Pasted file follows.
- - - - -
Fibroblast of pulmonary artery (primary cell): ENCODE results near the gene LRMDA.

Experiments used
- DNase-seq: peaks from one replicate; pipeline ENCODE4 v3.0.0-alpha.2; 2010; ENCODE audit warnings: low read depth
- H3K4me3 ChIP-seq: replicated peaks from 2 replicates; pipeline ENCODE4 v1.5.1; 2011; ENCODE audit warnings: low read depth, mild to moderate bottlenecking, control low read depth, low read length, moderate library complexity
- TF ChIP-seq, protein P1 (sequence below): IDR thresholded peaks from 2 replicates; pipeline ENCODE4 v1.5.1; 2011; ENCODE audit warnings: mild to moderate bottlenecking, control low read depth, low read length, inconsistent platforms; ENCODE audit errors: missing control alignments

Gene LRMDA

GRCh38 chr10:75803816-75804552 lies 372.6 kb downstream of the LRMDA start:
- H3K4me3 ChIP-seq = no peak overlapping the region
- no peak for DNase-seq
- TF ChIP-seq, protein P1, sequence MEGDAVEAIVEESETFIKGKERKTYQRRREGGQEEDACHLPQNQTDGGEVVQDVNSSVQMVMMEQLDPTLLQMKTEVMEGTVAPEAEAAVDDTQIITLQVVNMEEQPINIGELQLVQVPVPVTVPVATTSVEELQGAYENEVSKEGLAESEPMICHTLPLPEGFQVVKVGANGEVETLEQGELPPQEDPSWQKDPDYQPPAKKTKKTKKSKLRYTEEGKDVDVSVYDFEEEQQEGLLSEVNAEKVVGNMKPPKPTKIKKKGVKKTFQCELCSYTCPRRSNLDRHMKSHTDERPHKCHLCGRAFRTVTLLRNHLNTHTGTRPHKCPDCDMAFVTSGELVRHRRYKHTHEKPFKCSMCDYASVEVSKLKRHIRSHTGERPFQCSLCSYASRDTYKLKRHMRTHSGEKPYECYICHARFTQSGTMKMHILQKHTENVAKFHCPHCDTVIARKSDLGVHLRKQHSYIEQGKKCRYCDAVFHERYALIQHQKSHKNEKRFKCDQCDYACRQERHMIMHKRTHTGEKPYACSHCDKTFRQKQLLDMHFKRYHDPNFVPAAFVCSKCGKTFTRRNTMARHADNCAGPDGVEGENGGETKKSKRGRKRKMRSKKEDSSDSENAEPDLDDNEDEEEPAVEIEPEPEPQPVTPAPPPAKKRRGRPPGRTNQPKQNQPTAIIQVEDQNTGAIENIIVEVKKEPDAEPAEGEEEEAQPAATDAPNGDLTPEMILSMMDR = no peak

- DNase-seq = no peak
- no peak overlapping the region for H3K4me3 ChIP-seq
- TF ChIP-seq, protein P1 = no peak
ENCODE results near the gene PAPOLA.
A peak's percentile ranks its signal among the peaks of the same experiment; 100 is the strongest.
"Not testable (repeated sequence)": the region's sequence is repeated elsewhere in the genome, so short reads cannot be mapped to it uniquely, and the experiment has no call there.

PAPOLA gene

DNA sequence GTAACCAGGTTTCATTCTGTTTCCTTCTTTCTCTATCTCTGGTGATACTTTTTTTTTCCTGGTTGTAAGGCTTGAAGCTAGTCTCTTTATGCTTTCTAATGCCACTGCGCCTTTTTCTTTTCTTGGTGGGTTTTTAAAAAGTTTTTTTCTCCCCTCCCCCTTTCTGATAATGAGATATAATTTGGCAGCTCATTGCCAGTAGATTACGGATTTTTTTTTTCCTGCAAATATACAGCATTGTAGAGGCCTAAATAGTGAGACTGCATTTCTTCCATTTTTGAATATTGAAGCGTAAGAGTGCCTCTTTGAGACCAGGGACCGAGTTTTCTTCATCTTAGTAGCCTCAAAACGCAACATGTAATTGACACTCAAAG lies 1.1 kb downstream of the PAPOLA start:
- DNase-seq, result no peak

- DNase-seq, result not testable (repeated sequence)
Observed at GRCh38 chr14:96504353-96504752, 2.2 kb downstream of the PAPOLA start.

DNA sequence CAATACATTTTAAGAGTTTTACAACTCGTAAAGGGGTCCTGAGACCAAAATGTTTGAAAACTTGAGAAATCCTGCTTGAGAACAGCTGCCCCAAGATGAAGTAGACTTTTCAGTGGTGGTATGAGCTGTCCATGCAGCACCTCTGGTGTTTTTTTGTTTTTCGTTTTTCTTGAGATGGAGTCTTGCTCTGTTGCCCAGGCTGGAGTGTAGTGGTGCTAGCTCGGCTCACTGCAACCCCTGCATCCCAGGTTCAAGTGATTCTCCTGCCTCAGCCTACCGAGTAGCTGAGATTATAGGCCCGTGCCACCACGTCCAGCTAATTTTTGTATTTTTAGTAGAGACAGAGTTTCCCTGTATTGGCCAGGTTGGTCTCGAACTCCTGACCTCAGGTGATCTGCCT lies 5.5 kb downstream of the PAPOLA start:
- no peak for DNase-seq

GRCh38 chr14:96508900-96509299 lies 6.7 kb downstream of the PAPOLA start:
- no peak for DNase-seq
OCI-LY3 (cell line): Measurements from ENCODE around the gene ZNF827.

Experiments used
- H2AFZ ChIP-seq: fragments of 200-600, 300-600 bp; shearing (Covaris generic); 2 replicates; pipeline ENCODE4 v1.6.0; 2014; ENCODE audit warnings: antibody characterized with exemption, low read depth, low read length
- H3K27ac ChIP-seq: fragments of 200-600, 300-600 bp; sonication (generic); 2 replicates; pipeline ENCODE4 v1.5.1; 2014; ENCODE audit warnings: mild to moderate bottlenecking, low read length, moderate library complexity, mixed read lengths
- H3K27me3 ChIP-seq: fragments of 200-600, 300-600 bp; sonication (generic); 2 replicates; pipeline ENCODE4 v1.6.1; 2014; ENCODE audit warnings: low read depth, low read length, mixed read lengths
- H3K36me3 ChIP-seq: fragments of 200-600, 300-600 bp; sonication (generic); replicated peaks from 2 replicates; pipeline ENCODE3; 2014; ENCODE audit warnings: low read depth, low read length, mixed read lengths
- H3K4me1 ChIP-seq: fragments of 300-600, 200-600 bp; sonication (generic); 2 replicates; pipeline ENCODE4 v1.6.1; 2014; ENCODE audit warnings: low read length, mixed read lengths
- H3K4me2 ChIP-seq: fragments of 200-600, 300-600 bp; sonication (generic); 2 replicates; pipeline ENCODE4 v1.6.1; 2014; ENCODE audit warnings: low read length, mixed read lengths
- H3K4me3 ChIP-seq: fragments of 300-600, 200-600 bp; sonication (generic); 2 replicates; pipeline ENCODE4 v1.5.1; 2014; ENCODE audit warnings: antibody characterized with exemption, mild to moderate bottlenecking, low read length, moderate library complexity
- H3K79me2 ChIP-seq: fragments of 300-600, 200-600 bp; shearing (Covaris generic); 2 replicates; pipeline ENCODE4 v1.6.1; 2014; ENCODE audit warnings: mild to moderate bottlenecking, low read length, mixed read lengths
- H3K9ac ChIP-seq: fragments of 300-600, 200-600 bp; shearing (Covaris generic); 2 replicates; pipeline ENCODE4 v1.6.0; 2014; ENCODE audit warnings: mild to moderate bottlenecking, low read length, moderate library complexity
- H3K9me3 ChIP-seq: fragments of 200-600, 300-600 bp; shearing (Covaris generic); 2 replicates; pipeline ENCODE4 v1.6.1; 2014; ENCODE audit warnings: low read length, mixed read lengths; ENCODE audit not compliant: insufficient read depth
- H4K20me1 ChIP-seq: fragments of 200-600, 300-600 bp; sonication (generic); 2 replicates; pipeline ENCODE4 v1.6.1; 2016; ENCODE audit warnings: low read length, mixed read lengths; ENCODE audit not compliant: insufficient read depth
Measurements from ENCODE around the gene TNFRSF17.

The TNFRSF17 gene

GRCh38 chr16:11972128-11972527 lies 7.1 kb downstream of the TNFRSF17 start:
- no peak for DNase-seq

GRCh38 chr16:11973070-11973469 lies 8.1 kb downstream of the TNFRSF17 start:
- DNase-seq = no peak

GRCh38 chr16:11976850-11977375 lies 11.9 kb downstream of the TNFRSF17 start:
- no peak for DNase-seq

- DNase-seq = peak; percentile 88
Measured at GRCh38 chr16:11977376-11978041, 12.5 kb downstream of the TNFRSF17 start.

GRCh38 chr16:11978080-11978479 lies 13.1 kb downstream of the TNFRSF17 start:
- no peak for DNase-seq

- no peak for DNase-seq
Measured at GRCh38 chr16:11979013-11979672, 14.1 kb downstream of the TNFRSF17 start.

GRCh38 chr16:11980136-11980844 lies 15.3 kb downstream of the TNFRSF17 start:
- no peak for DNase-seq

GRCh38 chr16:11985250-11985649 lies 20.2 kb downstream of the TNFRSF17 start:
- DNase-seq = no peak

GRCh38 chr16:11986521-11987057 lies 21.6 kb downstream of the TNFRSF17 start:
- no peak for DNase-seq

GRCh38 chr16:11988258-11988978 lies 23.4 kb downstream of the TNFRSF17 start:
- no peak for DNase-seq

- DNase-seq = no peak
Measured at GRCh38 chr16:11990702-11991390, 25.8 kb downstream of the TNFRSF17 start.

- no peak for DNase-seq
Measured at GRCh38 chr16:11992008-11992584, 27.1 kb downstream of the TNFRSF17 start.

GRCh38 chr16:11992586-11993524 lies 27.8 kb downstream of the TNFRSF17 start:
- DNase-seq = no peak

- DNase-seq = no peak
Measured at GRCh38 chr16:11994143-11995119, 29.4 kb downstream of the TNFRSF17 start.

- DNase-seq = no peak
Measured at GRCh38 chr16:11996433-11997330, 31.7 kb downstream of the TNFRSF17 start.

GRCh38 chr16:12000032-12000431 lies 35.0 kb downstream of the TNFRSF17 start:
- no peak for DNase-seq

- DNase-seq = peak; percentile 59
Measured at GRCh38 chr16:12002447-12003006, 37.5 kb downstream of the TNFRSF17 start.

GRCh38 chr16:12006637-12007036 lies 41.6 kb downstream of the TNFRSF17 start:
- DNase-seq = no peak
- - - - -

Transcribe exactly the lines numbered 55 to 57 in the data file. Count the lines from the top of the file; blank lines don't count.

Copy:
GRCh38 chr16:11985250-11985649 lies 20.2 kb downstream of the TNFRSF17 start:
- DNase-seq = no peak

GRCh38 chr16:11986521-11987057 lies 21.6 kb downstream of the TNFRSF17 start: